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18 April 2019 | Story Rulanzen Martin

The Institute for Reconciliation and Social Justice IRSJ) has initiated a Social Justice Week at the University of the Free State (UFS), which started on Friday 12 April  until Wednesday 17 April 2019. 

Ten key events took place during the week. It ranged from dialogues, workshops, talk shows, debates, and interactive displays and events on issues of multilingualism and diversity, social innovation, engaged scholarship, the Fourth Industrial Revolution, gender sensitisation, sexual consent, sexual preparedness, universal access, disability, anti-discrimination, and security.

There was also a round-table discussion on 17 April 2019 with various UFS stakeholders on off-campus student security as well as an inter-institutional discussion on the same topic. The UFS Debating Society will take on the topic of the UFS Language Policy, while Olga Barends from the Free State Centre for Human Rights will host a dialogue on sexual consent.

The IRSJ has also designed and implemented SOJO-VATION: Social Innovation/ Social Change, which strives to create a foundational platform where ideas of social justice, innovation, and engaged scholarship at the UFS and in society can be hosted. SOJO-VATION partners with the Office for Student Leadership, Development, and Community Engagement.

The collaborating partners for the Social Justice Week includes various UFS stakeholders such as the Sasol library, the Gender and Sexual Equity Office, UFS Protection Services, the Free State Centre for Human Rights, the Student Representative Council (SRC), the Office for Student Leadership Development, Kovsie Innovation, GALA, the FFree State Centre for Human Rights, SRC Associations, the Office for Student Governance, Kovsie Innovate, Start-Up-Grind, EVC, EBL, Community Engagement, the Institutional Transformation Plan (ITP) Dialogues Office, Residence Dialogues, UFS Debating Society, Debate Afrika!, the Center for Universal Access and Disability Support (CUADS), and the Gateway Office. 

News Archive

UFS law researcher part of international project to produce human trafficking reference book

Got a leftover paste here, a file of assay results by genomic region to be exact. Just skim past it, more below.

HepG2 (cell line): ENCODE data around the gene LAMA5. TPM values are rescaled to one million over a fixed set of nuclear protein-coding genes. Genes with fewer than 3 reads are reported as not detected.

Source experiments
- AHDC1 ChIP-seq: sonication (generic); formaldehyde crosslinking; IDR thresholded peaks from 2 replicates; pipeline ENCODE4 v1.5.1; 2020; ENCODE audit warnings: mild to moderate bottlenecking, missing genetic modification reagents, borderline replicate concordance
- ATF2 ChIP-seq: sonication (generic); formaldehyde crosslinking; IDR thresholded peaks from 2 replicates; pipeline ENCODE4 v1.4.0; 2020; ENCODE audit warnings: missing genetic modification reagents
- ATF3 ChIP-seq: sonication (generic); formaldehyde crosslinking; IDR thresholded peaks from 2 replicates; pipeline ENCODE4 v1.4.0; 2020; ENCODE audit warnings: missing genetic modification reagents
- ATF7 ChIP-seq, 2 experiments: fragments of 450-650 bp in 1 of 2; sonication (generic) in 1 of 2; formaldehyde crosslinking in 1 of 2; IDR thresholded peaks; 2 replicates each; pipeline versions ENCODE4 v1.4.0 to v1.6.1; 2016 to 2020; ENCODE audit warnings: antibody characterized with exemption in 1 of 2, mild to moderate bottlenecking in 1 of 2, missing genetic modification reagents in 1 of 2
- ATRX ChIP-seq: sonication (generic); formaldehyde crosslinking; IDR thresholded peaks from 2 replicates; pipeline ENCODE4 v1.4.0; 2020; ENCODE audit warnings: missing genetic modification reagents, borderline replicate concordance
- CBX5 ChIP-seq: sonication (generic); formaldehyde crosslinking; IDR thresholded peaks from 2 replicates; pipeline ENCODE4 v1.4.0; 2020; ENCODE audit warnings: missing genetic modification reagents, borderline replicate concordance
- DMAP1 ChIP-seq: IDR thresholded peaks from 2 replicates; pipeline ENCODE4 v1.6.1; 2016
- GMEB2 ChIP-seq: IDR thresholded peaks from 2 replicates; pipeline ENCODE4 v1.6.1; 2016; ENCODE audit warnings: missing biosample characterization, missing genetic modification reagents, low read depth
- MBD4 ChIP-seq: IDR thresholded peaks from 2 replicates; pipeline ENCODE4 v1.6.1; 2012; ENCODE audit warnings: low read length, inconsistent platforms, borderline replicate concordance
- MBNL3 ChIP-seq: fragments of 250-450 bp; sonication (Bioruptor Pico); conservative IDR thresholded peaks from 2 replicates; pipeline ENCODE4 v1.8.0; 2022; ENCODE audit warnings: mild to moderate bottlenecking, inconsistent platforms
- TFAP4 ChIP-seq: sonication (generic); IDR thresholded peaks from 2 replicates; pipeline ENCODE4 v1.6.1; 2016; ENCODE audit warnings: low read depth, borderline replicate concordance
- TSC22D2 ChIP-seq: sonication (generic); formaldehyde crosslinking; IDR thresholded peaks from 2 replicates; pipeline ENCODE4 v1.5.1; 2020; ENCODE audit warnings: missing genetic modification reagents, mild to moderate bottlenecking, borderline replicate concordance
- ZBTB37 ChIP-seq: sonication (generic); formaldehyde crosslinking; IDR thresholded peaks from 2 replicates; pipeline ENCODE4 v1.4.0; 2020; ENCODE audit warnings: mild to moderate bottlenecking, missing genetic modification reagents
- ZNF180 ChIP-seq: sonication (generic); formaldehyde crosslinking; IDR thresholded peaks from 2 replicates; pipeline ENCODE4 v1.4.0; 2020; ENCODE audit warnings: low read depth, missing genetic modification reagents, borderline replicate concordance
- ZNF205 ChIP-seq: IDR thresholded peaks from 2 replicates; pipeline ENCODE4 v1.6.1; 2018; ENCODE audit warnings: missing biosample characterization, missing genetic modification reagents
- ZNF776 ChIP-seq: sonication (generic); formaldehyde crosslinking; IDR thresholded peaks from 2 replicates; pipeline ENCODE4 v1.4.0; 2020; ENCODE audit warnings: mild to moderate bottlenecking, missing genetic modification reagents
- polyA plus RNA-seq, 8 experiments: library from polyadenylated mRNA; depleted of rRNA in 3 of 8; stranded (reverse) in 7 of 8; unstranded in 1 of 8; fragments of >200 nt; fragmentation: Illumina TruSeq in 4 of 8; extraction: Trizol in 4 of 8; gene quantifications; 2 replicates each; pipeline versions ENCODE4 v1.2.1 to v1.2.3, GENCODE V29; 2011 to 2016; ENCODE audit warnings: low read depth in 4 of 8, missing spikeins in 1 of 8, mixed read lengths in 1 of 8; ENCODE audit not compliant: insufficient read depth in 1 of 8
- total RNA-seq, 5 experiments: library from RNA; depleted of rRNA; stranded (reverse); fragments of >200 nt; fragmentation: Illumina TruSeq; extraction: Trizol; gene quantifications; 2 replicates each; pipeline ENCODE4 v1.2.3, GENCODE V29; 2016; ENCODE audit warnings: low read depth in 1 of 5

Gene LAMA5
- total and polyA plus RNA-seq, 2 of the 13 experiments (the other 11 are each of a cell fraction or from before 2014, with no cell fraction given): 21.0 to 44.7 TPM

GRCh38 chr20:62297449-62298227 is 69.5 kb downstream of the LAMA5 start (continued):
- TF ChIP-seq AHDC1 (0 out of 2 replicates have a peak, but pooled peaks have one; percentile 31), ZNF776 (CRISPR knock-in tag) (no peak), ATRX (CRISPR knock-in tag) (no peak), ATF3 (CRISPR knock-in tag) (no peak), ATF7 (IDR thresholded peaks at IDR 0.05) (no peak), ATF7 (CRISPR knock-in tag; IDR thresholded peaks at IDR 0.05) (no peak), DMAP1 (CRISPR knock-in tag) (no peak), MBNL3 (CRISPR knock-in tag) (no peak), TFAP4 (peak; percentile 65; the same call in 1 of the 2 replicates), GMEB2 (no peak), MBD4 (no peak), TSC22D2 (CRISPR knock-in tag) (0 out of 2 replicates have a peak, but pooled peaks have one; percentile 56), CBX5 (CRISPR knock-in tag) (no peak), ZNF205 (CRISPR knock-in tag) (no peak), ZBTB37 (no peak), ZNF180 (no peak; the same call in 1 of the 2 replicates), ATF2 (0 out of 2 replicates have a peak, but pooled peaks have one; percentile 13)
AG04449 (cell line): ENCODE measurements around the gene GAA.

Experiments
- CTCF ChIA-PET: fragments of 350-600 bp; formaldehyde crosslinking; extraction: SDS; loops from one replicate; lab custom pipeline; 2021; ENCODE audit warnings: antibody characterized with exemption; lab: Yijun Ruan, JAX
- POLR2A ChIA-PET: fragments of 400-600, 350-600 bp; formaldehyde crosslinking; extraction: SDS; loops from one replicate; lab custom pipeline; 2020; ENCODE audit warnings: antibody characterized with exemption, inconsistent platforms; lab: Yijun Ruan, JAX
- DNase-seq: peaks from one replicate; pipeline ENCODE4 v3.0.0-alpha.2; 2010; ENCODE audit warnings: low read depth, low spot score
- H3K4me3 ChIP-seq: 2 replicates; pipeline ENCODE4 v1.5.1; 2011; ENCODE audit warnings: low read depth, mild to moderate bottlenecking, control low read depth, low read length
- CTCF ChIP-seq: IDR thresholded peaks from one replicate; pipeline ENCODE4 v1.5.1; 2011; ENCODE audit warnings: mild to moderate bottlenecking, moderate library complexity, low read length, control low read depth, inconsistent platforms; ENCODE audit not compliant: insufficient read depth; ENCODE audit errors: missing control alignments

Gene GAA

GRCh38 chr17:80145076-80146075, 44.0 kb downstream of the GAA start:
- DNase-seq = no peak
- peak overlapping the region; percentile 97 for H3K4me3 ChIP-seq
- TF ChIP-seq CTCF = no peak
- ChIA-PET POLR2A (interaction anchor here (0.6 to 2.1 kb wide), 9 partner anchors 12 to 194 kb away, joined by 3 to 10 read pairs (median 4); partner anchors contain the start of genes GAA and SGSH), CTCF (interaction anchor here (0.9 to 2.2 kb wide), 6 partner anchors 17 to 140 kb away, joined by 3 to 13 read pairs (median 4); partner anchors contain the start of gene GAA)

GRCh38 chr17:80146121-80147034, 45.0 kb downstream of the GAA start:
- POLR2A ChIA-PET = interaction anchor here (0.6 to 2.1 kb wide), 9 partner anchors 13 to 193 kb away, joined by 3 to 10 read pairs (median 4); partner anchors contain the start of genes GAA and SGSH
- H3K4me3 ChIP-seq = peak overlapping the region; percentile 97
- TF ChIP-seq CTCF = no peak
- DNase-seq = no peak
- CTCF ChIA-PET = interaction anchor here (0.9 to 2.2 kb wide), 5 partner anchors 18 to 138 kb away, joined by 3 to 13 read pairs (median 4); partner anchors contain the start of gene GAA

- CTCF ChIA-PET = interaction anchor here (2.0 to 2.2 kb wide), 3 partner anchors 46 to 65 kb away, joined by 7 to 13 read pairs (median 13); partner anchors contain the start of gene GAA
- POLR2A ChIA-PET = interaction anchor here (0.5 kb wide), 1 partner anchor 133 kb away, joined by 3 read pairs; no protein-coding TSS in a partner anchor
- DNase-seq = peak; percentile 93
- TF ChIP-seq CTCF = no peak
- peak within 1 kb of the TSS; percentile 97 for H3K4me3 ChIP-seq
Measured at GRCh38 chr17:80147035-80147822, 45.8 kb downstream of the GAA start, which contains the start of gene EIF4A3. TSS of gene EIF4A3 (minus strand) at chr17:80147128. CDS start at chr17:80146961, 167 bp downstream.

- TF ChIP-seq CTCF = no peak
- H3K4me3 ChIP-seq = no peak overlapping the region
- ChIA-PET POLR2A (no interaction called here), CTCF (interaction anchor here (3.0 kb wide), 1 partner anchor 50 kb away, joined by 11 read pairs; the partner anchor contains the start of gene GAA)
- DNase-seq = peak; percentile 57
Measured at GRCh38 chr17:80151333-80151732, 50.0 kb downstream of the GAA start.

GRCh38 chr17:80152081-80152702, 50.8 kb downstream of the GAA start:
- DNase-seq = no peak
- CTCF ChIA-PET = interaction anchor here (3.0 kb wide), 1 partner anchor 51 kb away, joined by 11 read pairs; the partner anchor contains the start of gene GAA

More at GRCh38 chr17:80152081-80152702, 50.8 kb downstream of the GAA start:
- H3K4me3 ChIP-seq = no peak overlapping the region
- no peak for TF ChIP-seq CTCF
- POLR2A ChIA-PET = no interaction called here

2017-03-17

Description: Human trafficking reference book Tags: Human trafficking reference book


Trafficking in Persons has been in the spotlight as an ever-growing crime around the world. Research being done in South Africa by various universities over the years has yielded results that are internationally recognised.

Part of this work has been done by Prof Beatri Kruger, Research Associate at the Centre for Human Rights at the University of the Free State (UFS), who has been involved in research that has created awareness around the world on various methods of human trafficking in Africa. She is currently working on co-authoring a chapter in the International Handbook on Human Trafficking to be published by Palgrave, the first of its kind and a major reference work in this field, with Marcel van der Watt, a lecturer at the University of South Africa (Unisa) Department of Police Practice. The reference book is a massive international project that will have more than 60 international contributors and will be published in 2018.

Contribution to international research
The chapter is titled: Breaking bondages: Methods to control victims, ‘Juju’ and human trafficking. It explores the methods used by Nigerian and other West African traffickers, namely “juju” rituals, to subdue their victims for sexual exploitation in various parts of the world. The chapter further charts various physical, financial and the psychological control mechanisms, essential in establishing an informed counter-trafficking global response.

The book and other research being done is a step in the right direction in further understanding specific practices, and can be used to augment international research, support the work of NGOs, law enforcement agencies and individuals who work with victims worldwide, to be able to understand the tools used by perpetrators, and to stop the crime from growing.

Prof Kruger said there were new opportunities at the research division of the UFS Centre for Human Rights to explore human rights violations that occur in human-trafficking scenarios, thus contributing towards more efficient strategies to combat this crime.

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